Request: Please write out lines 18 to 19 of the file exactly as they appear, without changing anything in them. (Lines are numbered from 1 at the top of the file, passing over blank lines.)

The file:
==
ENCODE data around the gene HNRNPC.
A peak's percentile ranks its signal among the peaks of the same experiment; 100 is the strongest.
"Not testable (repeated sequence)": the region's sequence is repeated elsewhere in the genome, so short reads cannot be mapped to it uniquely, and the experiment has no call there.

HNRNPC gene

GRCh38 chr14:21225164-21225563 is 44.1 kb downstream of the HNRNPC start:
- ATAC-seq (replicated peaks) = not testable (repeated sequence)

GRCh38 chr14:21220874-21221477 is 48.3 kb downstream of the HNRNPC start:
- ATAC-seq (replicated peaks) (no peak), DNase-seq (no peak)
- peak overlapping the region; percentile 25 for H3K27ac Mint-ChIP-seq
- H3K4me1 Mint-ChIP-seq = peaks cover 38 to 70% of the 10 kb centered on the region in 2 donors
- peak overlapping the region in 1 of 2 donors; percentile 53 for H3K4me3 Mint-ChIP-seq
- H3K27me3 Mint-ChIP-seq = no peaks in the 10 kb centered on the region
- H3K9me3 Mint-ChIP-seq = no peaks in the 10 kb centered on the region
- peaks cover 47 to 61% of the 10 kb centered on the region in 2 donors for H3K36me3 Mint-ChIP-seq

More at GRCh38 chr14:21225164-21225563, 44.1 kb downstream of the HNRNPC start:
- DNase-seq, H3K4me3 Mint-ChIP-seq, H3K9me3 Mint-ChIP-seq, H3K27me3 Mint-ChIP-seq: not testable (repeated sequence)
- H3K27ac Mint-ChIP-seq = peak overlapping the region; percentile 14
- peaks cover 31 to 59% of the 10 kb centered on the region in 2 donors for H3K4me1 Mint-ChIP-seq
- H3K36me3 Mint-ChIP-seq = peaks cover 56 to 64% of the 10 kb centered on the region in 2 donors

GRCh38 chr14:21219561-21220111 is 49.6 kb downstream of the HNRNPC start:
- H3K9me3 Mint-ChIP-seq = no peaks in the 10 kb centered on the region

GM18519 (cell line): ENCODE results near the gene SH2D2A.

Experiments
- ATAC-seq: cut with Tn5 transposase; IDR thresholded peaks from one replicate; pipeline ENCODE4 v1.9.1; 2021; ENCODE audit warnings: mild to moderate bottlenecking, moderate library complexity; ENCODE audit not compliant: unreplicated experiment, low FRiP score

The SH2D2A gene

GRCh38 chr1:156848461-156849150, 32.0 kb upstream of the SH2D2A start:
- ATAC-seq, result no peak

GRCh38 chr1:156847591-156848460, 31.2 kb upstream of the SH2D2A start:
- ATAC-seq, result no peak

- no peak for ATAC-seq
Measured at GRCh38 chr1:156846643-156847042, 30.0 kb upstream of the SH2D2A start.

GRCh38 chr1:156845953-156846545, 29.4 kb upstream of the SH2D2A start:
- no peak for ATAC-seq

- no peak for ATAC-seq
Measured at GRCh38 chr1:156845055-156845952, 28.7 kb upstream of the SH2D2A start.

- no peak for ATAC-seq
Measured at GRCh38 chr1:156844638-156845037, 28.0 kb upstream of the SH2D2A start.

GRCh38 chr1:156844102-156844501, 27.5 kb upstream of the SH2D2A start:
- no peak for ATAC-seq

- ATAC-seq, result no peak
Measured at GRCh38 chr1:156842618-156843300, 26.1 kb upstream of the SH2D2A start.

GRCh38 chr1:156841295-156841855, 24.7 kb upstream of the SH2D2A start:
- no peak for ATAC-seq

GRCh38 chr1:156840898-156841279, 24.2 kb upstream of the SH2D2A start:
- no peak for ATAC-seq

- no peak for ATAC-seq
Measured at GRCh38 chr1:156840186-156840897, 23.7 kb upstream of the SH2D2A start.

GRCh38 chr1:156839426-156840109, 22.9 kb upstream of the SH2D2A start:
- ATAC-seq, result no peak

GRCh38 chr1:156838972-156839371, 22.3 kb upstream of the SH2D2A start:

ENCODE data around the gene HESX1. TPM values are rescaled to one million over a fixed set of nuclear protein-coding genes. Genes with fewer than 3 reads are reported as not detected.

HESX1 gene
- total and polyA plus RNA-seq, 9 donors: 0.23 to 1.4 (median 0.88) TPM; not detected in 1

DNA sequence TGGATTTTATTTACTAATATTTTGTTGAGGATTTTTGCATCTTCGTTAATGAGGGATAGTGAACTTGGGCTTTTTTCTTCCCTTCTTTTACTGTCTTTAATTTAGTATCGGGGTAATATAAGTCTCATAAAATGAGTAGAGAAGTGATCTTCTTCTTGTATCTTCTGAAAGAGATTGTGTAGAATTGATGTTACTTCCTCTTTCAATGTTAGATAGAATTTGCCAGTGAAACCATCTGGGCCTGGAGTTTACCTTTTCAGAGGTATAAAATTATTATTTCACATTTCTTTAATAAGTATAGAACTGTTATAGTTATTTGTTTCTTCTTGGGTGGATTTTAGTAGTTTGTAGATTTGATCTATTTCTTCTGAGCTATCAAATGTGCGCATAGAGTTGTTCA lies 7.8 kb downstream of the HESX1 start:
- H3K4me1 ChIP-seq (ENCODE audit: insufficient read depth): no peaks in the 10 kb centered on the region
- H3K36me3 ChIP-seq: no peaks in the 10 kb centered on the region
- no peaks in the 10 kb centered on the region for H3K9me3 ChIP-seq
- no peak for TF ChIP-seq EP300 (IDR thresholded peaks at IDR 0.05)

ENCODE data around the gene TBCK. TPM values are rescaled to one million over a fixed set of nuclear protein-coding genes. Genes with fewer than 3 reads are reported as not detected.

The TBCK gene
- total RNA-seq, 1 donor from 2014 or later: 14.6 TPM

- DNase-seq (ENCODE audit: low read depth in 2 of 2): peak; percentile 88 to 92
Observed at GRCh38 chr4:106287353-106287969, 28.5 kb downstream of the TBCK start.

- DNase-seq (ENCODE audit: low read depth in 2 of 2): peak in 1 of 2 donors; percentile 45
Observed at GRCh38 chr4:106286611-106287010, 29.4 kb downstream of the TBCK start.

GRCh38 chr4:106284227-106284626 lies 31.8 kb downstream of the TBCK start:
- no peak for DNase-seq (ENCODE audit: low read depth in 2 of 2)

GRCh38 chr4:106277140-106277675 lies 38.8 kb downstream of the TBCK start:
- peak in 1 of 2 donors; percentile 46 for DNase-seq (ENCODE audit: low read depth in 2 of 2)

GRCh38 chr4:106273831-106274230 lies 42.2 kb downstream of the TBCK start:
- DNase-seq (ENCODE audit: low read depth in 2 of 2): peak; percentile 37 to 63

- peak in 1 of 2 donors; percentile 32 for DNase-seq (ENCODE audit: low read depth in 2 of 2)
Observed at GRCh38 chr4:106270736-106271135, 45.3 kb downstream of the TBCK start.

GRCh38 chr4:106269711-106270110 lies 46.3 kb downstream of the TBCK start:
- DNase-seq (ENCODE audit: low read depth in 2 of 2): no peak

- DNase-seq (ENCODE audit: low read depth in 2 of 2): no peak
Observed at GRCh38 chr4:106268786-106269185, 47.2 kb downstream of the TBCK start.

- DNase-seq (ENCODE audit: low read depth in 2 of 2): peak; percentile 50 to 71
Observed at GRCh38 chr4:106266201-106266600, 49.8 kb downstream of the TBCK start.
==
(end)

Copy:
- peaks cover 31 to 59% of the 10 kb centered on the region in 2 donors for H3K4me1 Mint-ChIP-seq
- H3K36me3 Mint-ChIP-seq = peaks cover 56 to 64% of the 10 kb centered on the region in 2 donors